Now late in the day I felt the few options for a place to stay this first night in colonial Russia gave me little choice and when finally acknowledged I reluctantly asked to see a room. At 2220 Rubles per night including the extra cost breakfast, I hoped for better accommodations than they showed me. The room #829 contained a narrow single bed up against a wall with a short duvet for warmth and defective heating: stifling hot when I arrived, the only way to control the room temperature required opening the window for a brief cooling period, to be repeated several times throughout the night. The bathroom reflected the old Soviet economic limitations on design and functionality. Plastic fixtures which required a half turn before allowing water to flow and plastic shower curtains around a three foot diameter shower pan guaranteed clinging curtains as I tried to wash my body. Room #829 sits right over the main drag favored by motorbike gangs determined to prove their manhood by racing up and down the boulevard revving their screaming engines as loudly as their machines could manage until nearly midnight.
Before retiring I stepped out to ride a bus up to the Mac Donald's restaurant and found myself jousting with an inebriated young man determined to test his poor command of English as he attempted persistently to convince me to join him in some sort of celebration or...? Every time I'd move away from him he would follow and I considered the possibility he might follow me onto the bus with mischief in mind. Eventually he announced: "My bus." and left on it. I'd been warned to avoid guys like this one, though I needed no convincing.
The next morning the dreary episode continued in a prison-like dining room with only the essentials for furniture and uninspired presentation of breakfast foods, though the machine produced coffee was pretty good. As an introduction to the exclave of Kaliningrad, it proved to be woefully depressing. I couldn't wait to get out of the place and even began planning an early departure from this poor example of Russian hospitality. Just south of the Hotel Kaliningrad there is a new IBIS Hotel under construction. Nearing completion it will be a welcome addition to the city's meager stock of Western quality moderately priced hotels.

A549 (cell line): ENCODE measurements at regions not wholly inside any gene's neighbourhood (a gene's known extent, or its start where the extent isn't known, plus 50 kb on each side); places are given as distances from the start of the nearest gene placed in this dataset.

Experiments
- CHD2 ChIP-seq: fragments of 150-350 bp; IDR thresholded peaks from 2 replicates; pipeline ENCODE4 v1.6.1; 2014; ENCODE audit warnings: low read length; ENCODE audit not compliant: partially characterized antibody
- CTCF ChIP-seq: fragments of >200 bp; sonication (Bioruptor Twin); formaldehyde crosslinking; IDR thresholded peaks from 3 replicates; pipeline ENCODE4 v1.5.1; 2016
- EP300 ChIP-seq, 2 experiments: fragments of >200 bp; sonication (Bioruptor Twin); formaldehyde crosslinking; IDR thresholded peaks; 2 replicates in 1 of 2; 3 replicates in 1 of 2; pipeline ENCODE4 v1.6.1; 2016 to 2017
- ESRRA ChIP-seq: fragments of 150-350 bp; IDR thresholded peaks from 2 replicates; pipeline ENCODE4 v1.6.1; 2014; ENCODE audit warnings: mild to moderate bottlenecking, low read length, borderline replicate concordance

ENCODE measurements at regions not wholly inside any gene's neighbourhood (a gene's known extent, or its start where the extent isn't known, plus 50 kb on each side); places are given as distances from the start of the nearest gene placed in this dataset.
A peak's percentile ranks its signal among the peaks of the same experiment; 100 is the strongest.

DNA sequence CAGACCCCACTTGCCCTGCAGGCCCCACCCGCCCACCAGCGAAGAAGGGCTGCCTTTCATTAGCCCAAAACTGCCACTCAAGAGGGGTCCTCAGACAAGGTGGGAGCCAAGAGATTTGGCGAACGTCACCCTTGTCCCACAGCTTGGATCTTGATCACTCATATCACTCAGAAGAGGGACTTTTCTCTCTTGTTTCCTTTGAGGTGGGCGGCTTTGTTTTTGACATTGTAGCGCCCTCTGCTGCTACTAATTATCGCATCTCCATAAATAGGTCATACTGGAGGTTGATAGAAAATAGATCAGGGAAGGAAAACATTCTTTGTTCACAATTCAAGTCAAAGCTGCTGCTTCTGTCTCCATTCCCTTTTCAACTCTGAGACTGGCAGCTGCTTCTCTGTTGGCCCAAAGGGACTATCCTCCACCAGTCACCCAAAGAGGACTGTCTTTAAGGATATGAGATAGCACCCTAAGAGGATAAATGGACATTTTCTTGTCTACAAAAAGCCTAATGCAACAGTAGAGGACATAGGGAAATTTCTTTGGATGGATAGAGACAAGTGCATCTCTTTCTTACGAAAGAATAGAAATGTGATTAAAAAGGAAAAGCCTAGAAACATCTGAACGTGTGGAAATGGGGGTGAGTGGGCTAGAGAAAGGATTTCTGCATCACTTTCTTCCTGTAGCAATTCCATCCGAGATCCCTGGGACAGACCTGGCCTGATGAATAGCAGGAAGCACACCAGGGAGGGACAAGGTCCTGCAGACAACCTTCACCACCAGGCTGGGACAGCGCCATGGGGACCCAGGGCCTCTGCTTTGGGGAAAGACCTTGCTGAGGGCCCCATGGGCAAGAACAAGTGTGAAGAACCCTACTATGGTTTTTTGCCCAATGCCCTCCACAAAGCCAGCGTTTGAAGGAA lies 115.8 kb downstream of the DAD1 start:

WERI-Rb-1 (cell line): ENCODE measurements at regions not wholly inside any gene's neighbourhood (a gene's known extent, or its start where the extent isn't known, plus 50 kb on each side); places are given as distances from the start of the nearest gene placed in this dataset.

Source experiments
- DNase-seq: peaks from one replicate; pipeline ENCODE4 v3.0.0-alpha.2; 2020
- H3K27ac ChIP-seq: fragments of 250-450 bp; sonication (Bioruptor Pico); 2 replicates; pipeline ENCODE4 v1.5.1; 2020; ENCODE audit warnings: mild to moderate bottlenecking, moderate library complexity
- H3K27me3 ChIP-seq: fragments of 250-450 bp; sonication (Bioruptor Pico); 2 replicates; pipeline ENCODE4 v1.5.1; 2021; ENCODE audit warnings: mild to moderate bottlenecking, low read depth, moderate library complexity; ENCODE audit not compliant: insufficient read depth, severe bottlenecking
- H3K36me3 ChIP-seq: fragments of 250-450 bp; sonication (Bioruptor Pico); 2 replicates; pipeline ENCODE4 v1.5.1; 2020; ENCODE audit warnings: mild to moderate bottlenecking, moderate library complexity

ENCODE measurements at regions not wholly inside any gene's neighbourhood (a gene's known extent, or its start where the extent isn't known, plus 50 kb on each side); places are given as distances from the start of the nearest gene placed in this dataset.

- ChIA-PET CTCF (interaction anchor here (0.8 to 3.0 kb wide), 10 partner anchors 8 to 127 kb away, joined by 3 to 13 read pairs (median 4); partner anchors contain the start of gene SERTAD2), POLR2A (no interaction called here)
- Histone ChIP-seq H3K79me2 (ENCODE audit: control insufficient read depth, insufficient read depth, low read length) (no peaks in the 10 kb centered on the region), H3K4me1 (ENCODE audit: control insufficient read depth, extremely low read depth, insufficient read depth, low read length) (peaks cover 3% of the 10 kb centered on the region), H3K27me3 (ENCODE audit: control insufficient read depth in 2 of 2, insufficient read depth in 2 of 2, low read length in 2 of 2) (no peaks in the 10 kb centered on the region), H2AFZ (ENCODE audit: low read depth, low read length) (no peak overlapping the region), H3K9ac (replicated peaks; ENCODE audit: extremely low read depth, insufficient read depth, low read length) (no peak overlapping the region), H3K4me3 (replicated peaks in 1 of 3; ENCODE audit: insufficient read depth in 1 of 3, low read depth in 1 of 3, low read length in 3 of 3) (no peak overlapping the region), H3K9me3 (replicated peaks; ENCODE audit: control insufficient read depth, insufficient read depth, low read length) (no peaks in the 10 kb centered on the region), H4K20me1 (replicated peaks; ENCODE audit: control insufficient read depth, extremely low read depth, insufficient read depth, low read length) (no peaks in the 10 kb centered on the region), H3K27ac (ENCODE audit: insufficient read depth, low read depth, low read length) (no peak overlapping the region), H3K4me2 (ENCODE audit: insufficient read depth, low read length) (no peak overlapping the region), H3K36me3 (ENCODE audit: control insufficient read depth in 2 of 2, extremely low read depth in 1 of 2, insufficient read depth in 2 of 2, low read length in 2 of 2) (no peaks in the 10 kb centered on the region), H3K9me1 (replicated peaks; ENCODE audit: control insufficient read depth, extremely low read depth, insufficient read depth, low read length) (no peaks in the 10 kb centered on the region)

It looked like any transport out of the country would need to involve the buses, so I returned to the Radisson hoping that very helpful receptionist, Lina might again be available for some consultations. She was and cheerfully helped me evaluate possible options. After learning of my disappointment with the first hotel she had suggested we widened our search to houses further out from the city center. Using the information she had provided I hopped on a #37 bus and headed for the international bus station where there were supposed to be a couple nearby hotels. That is when I first spotted the Baltica Hotel at the end of the bus line and checked out the $50 Hotel "KenigAuto" in the International Bus Station. Neither excited me much, so I then checked out the Moscow Hotel that is supposed to be a more elegant version of the hotel I had used the night before, but came away from checking it out still discouraged and now seriously contemplating an early departure from Kaliningrad. With so little English spoken anywhere I have devised a test of someone's language facility: I simply greet them with a cultured question: "Good afternoon. Looks like it is warming up a bit, don't you think?" Non-English speakers blanch, but anyone who understands my question, naturally answers in English. Problem solved.
Then I remembered better hotels in capital cities usually have deeply discounted room rates over the weekends and dashed back to the Radisson to see what the possibilities might be for the weekend there. This was Thursday and I'd still need to make arrangement for one night before the deep discounts kicked in. Lina recognized me the minute the weather barrier revolving door spit me out into the warm interior of the lobby. As soon as I revealed my hopes she went to work with the other receptionist looking for ways to minimize the financial pains created by the Radisson's rack rates. "Yes, there was a substantially lower weekend rate available. Instead of the 5900 Rubles, the nightly rate for the three days between Friday and Monday would be 3900 Rubles!"
Then, her associate noted that if I could book a stay of at least three days, there would be an additional ten percent discount! That meant I could start my stay that very night and still pay "only" an average of 3960 Rubles or $128.50 per night for the four nights. That did it. With few other options and none more attractive, I asked to see what my $130 would get me.